So you need to sniff packets on ESXi 5x for troubleshooting purposes and you are not sure how to get it done. Hopefully this post will assist you. You can access the ESXI CLI from the console or via Putty/xterm by enabling SSH on the host. I prefer SSH access because the buffers in Putty/xterm make life easier.
You can use Wireshark to read the pcap files. Download and install for your OS in this way:
Debian based Linux:
> apt-get install wireshark
RPM based Linux:
> yum install wireshark
1) Enable SSH on the host.
a) In vCenter, select the Host > Configuration tab > Security Profile > in the Security Profile section click Properties.
b) Scroll down to SSH and select it, then click Options > Start > OK > OK.
c) Launch an xterm or PuTTY session to the ESXi host and login as root.
2) Determine what VMKernel Ports you have on the host.
> esxcfg-vmknic -l | grep vmk
vmk0 Management Network IPv4 10.10.10.13 255.255.255.0 10.10.10.255 00:1b:78:e0:2f:ea 1500 65535 true STATIC
vmk1 vMotion and iSCSI IPv4 10.10.10.22 255.255.255.0 10.10.10.255 00:50:56:6f:ba:f2 1500 65535 true STATIC
2) In this case we have two. Your production systems should have more.
vmk0 – ESXi management network. The default VMKernel Port created when you install ESXi.
vmk1 – vMotion and iSCSI. This is one I created for my LAB used for vMotion and iSCSI traffic.
3) At its most basic, specify the vmk port number and you see the packets fly by.
> tcpdump-uw -i vmk0
a) to stop, simply press CTRL+C.
Three things you need to know about tcpdump-uw:
a) tcpdump-uw only captures the first 68 bytes of data from a packet. To capture the full packet, use the -s option with a value of 1514 for normal MTU or 9014 for jumbo frames.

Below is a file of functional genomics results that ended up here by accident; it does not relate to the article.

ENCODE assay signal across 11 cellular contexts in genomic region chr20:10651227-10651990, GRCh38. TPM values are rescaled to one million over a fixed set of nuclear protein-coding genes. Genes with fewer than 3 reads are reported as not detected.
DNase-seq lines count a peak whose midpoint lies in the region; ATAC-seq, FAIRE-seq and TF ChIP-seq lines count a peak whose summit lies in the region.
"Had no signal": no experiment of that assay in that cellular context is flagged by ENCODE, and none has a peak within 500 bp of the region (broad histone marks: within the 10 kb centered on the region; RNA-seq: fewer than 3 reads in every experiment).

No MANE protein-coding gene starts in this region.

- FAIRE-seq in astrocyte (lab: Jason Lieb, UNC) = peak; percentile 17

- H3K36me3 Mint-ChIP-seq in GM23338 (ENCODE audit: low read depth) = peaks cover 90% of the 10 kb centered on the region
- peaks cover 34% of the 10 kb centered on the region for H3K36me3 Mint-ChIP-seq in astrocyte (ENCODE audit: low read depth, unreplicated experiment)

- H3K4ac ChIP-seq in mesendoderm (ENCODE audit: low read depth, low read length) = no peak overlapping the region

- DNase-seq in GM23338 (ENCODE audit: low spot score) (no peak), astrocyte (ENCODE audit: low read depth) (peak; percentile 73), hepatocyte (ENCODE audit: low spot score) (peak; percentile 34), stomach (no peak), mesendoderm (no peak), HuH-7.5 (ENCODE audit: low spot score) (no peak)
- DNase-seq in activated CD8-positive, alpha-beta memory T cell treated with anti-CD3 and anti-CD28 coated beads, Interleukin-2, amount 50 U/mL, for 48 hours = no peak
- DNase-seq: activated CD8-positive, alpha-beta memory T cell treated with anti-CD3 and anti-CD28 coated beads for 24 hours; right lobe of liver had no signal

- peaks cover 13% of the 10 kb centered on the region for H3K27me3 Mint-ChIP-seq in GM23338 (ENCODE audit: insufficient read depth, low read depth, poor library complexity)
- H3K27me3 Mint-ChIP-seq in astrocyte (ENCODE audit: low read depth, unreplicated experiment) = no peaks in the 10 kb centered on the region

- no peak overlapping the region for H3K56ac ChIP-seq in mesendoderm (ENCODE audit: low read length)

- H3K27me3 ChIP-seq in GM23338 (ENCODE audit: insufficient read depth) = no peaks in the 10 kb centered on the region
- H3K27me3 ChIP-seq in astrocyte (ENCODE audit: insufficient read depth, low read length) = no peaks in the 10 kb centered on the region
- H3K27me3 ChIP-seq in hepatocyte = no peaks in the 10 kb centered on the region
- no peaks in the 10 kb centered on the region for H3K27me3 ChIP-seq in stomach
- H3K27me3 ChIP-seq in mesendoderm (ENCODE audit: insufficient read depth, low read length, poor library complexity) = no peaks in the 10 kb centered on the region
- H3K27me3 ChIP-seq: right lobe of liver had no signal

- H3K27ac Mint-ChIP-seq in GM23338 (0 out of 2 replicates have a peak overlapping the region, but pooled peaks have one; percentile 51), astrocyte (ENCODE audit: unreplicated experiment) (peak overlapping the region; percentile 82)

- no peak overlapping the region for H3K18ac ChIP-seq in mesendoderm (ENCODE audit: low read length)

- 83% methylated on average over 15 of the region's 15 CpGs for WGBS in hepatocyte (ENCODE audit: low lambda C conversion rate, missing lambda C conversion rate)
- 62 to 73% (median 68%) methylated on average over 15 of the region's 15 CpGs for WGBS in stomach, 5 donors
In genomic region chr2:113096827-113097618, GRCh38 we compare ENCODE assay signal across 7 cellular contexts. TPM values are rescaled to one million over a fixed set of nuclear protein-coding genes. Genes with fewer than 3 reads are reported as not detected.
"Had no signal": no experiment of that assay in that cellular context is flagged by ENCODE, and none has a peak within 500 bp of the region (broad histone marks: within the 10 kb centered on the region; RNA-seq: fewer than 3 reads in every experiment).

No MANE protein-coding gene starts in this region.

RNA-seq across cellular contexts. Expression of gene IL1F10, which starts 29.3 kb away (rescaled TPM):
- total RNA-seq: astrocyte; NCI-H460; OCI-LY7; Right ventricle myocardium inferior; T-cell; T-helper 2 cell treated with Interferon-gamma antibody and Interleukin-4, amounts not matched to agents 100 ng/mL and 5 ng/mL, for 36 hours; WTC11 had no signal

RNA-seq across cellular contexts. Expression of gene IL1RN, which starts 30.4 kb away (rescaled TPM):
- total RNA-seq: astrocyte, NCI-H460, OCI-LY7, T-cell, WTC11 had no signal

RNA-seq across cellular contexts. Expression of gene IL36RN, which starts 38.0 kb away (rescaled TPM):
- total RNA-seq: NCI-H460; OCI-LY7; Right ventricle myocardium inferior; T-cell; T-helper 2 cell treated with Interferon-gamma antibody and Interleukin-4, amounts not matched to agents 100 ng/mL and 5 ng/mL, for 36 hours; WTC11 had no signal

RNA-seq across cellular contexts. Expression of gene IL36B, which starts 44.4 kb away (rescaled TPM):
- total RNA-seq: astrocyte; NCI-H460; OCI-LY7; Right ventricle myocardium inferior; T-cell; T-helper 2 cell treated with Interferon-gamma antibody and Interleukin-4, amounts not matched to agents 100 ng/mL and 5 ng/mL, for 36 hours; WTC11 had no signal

b) Also, tcpdump-uw can capture a max of 8138 bytes because of buffer constraints. The -B 9 option increases the buffer allowing the capture of up to 9014 bytes.
c) Captures on the vmkernel interface (vmk) only captures network traffic traversing to and from the vmkernel on that interface. It doesnt capture traffic moving across the Virtual Switch.
d) There are quite a few option for so play around with them.
> tcpdump-uw -?
tcpdump-uw version 4.0.0vmw
libpcap version 1.0.0
Usage: tcpdump-uw [-aAdDefIKlLnNOpqRStuUvxX] [ -B size ] [ -c count ]
[ -C file_size ] [ -E algo:secret ] [ -F file ] [ -G seconds ]
[ -i interface ] [ -M secret ] [ -r file ]
[ -s snaplen ] [ -T type ] [ -w file ] [ -W filecount ]
[ -y datalinktype ] [ -z command ] [ -Z user ]
[ expression ]
For example, for default MTU:
> tcpdump-uw -i vmk0 -s 1514
For Jumbo Frames:
> tcpdump-uw -i vmk0 -s 9014 -B 9
4) A few examples to get you started.
a) Dump packets on vmk0 with default MTU very verbose output showing only DNS packets (port 54).
> tcpdump-uw -i vmk0 -s 1514 -vvv port 53
b) Same as above except show NTP packets.
> tcpdump-uw -i vmk0 -s 1514 -vvv port 123
c) Is vCenter communicating properly with the ESXi host?
> tcpdump-uw -i vmk0 -s 1514 -vvv port 902
d) Filter by transport type – TCP or UDP.
> tcpdump-uw -i vmk0 -s 1514 udp
> tcpdump-uw -i vmk0 -s 1514 tcp
e) Filter for ARP packets.
> tcpdump-uw -i vmk0 -s 1514 udp | grep ARP
5) You can dump the traffic to a pcap file and open it with Wireshark. Before you start the capture, change directories so you can easily recover the pcap file from the datastore in vCenter.
> cd /vmfs/volumes/datastore1
> tcpdump-uw -i vmk0 -s 1514 -w esxihost01.pcap
> When ready to stop capturing packets, press CTRL+C
a) When done, in vCenter select the ESXi host you were sniffing packets on, then click the Configuration tab > Storage.
b) Right-click datastore1 (or the datastore were your pcap file is) and select Browse datastore.
c) Right-click the esxihost01.pcap file > select Download, select a location and click OK.
d) Double-click the file and it will open in Wireshark.